I was doing some online research on dolphin protection and wrote the following, hoping to include it on an "Inside Page" for the Big Island.
TA has informed me that this isn't allowed, because I include quoted material from other sources and because it's too detailed for an Inside Page. (The quoted material is from a U.S. government Web site, so copyright is not an issue...works of the U.S. government are not subject to copyright.)
TA suggested it would be OK for me to put in a forum topic, so here it is.
Kayaking and Swimming with Dolphins--What's the Issue?
If you read the TripAdvisor forums, you may already have learned that "kayaking to see the dolphins" and "swimming with dolphins" are hot issues on the Big Island. Why? What’s the big deal?
The big deal is that seeking out and trying to interact with the dolphins disturbs their natural behaviors and interrupts much-needed rest periods. Spinner dolphins, the dolphins most commonly targeted by swimming with dolphin activities on the Big Island, seek out sheltered bays with sandy bottoms in order to rest. These rest periods are crucial to their well-being.
Sandy bays are not plentiful on the Big Island , so the dolphins don’t have a lot of other choices to move to, even when individuals and groups brought in by tour operators are routinely harassing them in their historically favored spots. Some of them do move on--thus there has been a decrease in the number choosing to rest in some formerly favorite areas--but this is because human activity is depriving them of choice locations.
The NOAA Fisheries Office of Protected Resources has a Web site for their “Protect Dolphin Campaign” at …noaa.gov/pr/education/protectdolphins.htm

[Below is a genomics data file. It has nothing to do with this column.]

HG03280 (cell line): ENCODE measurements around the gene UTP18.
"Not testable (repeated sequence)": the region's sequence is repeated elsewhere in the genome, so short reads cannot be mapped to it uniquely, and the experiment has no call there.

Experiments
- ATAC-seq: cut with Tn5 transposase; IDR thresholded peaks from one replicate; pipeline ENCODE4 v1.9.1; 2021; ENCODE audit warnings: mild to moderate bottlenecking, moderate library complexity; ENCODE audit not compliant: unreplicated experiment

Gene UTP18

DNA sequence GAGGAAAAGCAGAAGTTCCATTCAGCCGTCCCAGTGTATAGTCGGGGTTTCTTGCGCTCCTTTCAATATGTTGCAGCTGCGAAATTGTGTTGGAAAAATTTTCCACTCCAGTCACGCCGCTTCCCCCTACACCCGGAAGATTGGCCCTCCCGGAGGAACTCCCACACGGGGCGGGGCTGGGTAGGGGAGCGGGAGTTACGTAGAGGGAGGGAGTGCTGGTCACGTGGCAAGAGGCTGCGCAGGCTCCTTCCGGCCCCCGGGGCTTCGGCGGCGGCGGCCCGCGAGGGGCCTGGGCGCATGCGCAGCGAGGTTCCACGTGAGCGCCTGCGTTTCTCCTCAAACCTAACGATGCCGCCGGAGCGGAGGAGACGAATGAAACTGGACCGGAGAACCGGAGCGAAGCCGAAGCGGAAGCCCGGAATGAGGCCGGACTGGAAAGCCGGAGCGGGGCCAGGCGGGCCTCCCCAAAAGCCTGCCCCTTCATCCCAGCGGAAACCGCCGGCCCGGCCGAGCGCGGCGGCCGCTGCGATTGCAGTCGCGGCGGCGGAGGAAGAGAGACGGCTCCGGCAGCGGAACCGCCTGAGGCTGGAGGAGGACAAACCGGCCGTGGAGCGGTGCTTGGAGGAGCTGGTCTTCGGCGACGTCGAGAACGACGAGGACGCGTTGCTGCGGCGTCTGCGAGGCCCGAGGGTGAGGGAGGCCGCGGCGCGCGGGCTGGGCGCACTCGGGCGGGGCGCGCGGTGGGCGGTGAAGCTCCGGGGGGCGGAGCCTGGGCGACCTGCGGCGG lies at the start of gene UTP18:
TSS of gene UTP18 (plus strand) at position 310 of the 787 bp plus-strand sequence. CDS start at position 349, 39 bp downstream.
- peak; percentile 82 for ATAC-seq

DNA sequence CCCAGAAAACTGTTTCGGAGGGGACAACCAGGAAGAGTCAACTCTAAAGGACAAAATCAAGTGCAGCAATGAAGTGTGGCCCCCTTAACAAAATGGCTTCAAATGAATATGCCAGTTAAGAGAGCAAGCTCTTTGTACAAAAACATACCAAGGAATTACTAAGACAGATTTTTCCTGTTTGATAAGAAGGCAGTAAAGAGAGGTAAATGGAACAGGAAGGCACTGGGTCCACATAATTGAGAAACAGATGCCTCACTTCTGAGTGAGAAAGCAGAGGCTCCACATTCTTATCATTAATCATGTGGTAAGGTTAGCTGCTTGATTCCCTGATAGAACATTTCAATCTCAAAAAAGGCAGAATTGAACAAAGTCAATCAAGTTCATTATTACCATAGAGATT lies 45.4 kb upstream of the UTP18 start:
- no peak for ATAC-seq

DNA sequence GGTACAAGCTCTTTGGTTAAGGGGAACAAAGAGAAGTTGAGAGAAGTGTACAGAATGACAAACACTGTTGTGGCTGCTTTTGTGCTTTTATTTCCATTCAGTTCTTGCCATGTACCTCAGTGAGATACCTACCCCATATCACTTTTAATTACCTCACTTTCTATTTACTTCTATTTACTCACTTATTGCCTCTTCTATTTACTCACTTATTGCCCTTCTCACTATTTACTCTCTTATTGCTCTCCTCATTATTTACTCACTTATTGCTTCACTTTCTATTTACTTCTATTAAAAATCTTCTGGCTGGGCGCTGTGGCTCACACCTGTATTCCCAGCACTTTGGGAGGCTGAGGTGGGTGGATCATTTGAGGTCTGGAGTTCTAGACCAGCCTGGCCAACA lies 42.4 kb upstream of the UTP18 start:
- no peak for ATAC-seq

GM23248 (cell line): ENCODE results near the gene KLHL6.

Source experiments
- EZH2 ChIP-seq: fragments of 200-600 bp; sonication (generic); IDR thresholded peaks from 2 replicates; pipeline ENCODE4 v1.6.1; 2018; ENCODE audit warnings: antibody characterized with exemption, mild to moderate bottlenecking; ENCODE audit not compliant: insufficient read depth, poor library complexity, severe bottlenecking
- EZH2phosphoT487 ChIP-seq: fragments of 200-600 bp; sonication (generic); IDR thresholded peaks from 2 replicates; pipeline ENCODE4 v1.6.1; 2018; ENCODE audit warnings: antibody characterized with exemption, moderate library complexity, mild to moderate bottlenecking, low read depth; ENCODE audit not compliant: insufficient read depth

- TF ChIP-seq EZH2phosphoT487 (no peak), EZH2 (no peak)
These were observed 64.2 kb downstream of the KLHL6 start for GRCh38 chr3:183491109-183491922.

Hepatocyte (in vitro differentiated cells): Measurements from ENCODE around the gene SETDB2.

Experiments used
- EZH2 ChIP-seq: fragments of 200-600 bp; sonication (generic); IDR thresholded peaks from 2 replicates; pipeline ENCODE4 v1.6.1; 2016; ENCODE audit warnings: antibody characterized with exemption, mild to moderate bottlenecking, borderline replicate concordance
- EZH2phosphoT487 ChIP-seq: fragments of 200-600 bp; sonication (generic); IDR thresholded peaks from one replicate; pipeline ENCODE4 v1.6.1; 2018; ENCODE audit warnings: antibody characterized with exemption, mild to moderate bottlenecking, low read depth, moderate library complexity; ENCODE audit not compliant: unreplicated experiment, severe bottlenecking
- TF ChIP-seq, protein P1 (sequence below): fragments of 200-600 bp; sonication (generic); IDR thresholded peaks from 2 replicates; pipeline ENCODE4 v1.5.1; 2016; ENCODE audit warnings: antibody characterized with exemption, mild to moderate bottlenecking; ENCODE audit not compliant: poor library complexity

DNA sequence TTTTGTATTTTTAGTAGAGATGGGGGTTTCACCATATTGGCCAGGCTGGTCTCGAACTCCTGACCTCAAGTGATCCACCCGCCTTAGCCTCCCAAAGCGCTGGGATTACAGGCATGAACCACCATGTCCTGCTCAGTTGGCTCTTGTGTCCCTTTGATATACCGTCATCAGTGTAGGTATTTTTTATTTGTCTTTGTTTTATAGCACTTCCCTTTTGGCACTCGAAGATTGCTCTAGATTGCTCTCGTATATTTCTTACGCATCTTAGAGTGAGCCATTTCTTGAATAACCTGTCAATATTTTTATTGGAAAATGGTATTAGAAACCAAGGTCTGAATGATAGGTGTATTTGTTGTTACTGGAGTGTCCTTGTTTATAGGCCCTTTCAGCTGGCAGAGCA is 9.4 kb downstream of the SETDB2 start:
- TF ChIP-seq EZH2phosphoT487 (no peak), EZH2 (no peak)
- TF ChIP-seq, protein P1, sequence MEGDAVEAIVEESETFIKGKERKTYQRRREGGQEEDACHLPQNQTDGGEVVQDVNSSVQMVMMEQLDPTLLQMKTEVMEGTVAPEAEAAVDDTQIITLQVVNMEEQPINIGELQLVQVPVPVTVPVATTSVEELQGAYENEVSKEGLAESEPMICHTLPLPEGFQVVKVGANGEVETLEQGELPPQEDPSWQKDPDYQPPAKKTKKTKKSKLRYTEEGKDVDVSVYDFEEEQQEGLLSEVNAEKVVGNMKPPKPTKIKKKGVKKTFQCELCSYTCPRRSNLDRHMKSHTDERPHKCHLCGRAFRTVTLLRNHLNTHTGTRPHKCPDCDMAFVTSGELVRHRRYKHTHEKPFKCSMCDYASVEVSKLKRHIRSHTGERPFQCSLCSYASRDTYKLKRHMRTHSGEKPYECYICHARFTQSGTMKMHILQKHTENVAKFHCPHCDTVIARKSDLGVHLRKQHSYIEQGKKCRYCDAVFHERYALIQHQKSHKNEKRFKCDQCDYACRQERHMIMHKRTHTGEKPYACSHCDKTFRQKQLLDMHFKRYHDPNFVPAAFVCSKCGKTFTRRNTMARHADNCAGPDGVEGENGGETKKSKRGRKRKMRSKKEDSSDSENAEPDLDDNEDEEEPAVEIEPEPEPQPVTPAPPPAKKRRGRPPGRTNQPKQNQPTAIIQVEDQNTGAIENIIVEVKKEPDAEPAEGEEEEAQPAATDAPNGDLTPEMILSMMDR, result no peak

The site also has links to other resources to learn more. The bottom line here is that, according to NOAA:
“It is against the law to feed or harass wild dolphins. For the dolphins' sake, and for your safety, please DON'T FEED, SWIM WITH, OR HARASS WILD DOLPHINS. [NOAA] encourage[s] you to observe them from a distance of at least 50 yards. . . The Marine Mammal Protection Act (MMPA) prohibits the "taking" of marine mammals. The maximum fine for violating the MMPA is $20,000 and one year in jail.”
Somebody might say, what’s the relevance? Nobody wants to TAKE a dolphin; the point is to be emotionally enriched and/or have fun by getting close and maybe swimming with one!
Well, the Marine Mammal Protection Act (MMPA) defines “take” as including “harass.” According to the NOAA glossary on the same Web site (click on the "take" link on the "Protect Dolphin" page):
“Take: Defined under the MMPA as ‘harass, hunt, capture, kill or collect, or attempt to harass, hunt, capture, kill or collect.’ “
“Harassment: Under the 1994 Amendments to the MMPA, harassment is statutorily defined as, any act of pursuit, torment, or annoyance which—
* (Level A Harassment) has the potential to injure a marine mammal or marine mammal stock in the wild; or,